FINAL UNTIL TIME EXPIRES TO FILE MOTION FOR REHEARING AND
DISPOSITION THEREOF IF FILED
appeal from the Circuit Court for Escambia County. John L.
Thomas, Public Defender, and M. J. Lord, Assistant Public
Defender, Tallahassee, for Appellant.
Jo Bondi, Attorney General, and Michael L. Schaub, Assistant
Attorney General, Tallahassee, for Appellee.
the defendant below, represented himself in two criminal
cases that were tried on the same day in separate bench
trials. On appeal, he contends that the trial court erred by
failing to renew the offer of counsel before the start of the
second trial. We disagree and affirm for the reasons that
was charged with multiple criminal offenses arising out of
separate incidents involving his sister ("the 2014
case") and his girlfriend ("the 2015 case").
The cases were not consolidated, but they were considered
together at a final pretrial hearing held on April 1, 2016.
At that hearing, the cases were set for bench
trials the following week, and the trial
court also considered Appellant's motion to discharge his
court-appointed attorney and represent himself at the trials.
After conducting a full Faretta inquiry during which the court advised
Appellant of the consequences of self-representation and the
charges and potential sentences he was facing in both
cases, the court authorized Appellant to represent
himself. The court also appointed Appellant's prior
attorney as standby counsel.
cases proceeded to trial the following week, on April 7,
2016. The trial court called the 2014 case first and
conducted another full Faretta inquiry, but the
court only discussed the charges and potential sentences that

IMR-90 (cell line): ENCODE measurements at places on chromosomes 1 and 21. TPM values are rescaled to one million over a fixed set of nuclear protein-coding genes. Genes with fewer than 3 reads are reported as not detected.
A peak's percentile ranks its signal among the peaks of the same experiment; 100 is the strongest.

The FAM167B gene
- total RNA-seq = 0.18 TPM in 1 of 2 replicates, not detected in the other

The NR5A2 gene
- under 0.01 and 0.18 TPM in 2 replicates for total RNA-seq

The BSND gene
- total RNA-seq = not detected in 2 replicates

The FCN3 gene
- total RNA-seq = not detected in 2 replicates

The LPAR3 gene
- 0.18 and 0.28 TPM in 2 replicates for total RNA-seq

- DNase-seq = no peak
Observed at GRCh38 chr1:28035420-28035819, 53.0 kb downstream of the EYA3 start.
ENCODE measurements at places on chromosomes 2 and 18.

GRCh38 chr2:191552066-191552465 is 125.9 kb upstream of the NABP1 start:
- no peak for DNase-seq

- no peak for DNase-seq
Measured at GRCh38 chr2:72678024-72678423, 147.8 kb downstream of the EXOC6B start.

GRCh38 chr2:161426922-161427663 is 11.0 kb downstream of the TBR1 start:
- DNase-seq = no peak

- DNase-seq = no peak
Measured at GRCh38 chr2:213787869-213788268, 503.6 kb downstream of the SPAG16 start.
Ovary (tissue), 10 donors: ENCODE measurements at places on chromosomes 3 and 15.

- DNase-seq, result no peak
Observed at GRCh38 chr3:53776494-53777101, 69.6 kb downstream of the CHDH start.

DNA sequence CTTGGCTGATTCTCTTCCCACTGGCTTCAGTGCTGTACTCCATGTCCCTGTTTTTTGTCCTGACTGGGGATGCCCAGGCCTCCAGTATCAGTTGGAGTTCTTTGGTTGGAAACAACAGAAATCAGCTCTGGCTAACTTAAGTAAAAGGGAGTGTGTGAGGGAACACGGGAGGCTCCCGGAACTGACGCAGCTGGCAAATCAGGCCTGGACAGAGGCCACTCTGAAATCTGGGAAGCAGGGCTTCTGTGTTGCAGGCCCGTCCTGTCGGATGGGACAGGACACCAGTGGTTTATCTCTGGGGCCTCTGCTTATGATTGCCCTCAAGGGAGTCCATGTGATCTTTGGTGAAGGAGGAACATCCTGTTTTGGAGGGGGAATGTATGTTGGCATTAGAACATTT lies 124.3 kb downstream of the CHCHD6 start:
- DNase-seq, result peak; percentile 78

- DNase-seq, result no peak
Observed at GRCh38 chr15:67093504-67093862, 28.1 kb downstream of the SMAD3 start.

Appellant was facing in the 2014 case and did not mention the
2015 case. Appellant confirmed that he wanted to continue to
represent himself with standby counsel, and the court
permitted him to do so. After closing arguments in the 2014
case, the court took that case under advisement and
immediately called the 2015 case. The court did not conduct
another Faretta inquiry or renew the offer of
counsel prior to starting the trial in the 2015 case, and
Appellant represented himself at the trial with standby
was found guilty as charged in both cases, and he was
sentenced to a lengthy prison term. This appeal followed.
Florida Supreme Court held in Traylor v. State that
the trial court is required to renew the offer of
court-appointed counsel to an unrepresented defendant at the
commencement of each "crucial stage of the
proceeding." 596 So.2d 957, 968 (Fla. 1992).
Specifically, the defendant "must be informed of the
right to counsel and the consequences of waiver."
Id.; see also Fla. R. Crim. P. 3.111(d)(5)
("If a waiver is accepted at any stage of the
proceedings, the offer of assistance of counsel shall be
renewed by the court at each subsequent stage of the
proceedings at which the defendant appears without
trial is a crucial stage of the proceeding at which the offer
of counsel must be renewed. See Lamb v. State, 535
So.2d 698, 699 (Fla. 1st DCA 1988). However, that does not
necessarily mean that the offer of counsel must be renewed on
the first day of trial. See Wilson v. State, 76
So.3d 1085, 1088 (Fla. 2d DCA 2011) ("The beginning of
the 'trial' in the context of rule 3.111(d)(5) may
not be the actual start of the trial, but the start of the
trial stage."). Renewal of the offer of counsel at a